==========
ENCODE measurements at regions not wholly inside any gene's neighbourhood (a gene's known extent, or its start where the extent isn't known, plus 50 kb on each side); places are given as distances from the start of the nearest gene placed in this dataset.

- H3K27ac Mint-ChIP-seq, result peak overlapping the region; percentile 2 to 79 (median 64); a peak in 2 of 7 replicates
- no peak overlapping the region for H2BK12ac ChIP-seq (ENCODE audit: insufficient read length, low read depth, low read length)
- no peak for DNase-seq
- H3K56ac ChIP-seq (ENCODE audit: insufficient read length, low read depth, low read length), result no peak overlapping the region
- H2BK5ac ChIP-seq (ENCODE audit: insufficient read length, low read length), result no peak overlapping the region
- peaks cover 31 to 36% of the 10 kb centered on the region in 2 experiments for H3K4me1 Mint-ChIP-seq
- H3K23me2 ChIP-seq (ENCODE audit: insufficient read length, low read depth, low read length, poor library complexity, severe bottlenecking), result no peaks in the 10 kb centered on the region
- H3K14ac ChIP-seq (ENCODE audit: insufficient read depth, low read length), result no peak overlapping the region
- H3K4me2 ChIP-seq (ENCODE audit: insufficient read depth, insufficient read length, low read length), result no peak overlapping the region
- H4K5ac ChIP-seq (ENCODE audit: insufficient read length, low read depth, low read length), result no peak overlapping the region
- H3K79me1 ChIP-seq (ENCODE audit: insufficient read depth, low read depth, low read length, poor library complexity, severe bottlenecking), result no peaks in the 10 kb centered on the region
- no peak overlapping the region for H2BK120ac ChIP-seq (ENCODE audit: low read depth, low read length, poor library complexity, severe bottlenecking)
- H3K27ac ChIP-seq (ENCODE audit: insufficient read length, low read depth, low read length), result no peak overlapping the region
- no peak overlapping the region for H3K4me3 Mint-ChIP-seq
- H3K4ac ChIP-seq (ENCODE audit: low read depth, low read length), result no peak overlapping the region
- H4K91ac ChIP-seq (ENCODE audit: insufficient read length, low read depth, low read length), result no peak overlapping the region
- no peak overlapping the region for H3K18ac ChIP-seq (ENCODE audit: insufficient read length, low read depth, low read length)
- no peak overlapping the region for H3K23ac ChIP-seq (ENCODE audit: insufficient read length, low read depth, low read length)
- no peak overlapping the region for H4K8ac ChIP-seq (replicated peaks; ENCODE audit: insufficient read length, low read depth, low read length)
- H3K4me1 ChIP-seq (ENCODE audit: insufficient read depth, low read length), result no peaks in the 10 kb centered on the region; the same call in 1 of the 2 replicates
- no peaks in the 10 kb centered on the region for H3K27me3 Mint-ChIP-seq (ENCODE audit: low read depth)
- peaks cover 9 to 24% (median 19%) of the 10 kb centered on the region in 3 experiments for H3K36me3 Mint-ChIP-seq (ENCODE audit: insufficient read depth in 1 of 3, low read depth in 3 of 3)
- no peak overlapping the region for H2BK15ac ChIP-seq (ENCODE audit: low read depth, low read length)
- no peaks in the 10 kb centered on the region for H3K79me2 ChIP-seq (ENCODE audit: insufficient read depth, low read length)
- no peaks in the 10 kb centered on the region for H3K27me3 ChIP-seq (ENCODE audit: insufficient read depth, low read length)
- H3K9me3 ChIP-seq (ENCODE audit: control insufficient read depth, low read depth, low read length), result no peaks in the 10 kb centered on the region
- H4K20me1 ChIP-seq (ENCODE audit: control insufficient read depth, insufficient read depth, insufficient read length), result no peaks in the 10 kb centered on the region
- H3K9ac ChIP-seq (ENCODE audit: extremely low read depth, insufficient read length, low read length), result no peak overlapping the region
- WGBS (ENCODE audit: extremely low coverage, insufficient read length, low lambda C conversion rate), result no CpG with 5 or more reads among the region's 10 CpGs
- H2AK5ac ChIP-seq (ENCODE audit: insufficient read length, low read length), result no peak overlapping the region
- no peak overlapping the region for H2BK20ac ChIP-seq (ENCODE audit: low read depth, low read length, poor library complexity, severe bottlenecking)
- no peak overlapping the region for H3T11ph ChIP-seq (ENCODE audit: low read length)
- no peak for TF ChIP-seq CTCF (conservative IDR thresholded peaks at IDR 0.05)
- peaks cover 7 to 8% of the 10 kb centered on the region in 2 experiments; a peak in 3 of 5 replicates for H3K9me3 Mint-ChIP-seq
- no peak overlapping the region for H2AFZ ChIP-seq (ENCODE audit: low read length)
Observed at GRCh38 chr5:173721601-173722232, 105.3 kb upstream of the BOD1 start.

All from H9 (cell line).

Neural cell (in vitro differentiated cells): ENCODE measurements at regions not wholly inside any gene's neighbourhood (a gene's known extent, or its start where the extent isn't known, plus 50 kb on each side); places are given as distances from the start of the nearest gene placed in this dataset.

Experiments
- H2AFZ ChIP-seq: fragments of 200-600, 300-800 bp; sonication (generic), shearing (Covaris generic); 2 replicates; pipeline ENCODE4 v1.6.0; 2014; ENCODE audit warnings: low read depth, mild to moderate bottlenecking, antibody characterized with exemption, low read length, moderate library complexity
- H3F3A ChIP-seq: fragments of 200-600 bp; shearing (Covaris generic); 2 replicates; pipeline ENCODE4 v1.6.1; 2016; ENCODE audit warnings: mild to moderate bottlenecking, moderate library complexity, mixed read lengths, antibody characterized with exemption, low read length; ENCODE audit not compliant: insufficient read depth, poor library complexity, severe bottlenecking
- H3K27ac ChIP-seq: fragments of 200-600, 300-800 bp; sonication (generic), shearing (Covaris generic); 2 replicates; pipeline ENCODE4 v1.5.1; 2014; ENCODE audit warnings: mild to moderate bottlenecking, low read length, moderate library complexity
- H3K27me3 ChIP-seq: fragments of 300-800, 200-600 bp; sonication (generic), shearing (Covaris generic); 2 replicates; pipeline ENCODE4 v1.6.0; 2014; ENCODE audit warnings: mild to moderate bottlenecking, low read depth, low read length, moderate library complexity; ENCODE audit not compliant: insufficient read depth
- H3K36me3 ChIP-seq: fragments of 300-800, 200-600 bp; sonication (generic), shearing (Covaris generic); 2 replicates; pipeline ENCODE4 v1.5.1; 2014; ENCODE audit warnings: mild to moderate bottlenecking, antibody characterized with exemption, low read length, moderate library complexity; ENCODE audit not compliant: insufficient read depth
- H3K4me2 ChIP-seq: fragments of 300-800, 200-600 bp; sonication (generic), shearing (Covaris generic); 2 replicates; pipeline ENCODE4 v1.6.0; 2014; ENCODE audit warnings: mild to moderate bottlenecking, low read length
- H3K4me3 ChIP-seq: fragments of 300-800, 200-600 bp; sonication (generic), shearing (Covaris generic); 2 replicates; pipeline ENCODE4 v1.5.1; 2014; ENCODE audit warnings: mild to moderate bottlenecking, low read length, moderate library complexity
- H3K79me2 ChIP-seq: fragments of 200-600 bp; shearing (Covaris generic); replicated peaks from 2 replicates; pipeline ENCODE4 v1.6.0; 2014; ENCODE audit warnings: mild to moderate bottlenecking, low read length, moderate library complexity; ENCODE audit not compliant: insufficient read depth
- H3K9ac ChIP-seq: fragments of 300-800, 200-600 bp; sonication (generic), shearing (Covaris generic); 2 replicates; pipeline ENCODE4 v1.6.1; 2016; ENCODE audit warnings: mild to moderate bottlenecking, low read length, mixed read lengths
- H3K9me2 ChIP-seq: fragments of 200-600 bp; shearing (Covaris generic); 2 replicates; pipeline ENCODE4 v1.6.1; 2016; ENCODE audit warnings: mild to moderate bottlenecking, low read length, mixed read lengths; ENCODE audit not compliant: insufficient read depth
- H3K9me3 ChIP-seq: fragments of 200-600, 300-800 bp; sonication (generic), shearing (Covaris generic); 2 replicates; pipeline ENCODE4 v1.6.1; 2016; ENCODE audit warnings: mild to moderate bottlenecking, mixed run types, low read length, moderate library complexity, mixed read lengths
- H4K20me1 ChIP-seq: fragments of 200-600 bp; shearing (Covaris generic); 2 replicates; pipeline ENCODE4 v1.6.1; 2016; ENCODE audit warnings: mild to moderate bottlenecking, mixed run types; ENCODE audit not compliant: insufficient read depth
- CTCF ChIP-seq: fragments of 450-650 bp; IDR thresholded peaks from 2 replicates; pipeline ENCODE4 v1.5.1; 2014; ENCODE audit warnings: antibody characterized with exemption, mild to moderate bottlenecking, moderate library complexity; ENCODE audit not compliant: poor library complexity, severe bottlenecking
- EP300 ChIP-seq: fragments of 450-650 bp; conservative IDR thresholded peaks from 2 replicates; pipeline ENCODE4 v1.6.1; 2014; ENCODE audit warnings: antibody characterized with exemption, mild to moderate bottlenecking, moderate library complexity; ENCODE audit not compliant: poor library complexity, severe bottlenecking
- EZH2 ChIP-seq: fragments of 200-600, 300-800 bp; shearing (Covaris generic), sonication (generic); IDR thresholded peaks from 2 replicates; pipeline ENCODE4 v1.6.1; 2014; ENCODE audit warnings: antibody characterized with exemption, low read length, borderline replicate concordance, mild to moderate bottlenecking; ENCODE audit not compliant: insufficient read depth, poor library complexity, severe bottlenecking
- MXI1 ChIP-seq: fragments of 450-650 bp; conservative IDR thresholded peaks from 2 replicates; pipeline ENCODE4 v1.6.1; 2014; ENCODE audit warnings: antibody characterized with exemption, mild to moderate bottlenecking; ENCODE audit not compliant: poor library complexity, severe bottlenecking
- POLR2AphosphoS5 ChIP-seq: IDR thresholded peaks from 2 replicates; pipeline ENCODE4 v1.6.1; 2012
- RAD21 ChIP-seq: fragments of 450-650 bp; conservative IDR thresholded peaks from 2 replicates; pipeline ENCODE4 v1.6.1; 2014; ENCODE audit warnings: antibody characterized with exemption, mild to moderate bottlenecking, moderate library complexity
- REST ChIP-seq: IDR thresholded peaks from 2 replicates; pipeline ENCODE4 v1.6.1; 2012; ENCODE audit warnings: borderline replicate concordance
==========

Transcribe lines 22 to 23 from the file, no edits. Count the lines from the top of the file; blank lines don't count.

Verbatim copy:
- no peaks in the 10 kb centered on the region for H3K27me3 Mint-ChIP-seq (ENCODE audit: low read depth)
- peaks cover 9 to 24% (median 19%) of the 10 kb centered on the region in 3 experiments for H3K36me3 Mint-ChIP-seq (ENCODE audit: insufficient read depth in 1 of 3, low read depth in 3 of 3)